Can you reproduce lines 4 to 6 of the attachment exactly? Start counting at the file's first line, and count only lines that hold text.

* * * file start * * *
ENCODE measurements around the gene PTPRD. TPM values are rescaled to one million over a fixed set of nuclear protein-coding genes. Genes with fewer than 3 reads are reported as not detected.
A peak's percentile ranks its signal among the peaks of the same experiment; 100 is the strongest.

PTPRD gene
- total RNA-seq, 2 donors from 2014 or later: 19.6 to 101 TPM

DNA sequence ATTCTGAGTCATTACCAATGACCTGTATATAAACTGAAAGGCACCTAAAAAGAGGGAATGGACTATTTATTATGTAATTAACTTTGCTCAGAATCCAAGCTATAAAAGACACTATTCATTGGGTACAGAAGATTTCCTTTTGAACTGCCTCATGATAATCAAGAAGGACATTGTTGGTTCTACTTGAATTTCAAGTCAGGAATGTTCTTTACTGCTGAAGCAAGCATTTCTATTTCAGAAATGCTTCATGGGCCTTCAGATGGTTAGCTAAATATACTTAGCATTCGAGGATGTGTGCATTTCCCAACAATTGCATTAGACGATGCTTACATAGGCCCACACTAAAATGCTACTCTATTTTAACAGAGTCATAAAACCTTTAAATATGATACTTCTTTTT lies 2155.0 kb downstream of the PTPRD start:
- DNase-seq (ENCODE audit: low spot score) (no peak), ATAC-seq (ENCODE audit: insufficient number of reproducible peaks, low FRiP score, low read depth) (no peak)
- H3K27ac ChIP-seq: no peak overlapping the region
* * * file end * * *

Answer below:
- total RNA-seq, 2 donors from 2014 or later: 19.6 to 101 TPM

DNA sequence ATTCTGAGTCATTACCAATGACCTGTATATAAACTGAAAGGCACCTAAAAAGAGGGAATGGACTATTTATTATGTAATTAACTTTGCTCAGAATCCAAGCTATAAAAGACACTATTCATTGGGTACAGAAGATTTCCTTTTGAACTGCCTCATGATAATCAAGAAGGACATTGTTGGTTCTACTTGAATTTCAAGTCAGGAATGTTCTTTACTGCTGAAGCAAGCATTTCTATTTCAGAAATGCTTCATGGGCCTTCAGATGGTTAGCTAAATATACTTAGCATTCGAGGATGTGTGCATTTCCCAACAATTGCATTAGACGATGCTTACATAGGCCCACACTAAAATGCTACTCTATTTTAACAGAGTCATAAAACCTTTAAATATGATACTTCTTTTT lies 2155.0 kb downstream of the PTPRD start:
- DNase-seq (ENCODE audit: low spot score) (no peak), ATAC-seq (ENCODE audit: insufficient number of reproducible peaks, low FRiP score, low read depth) (no peak)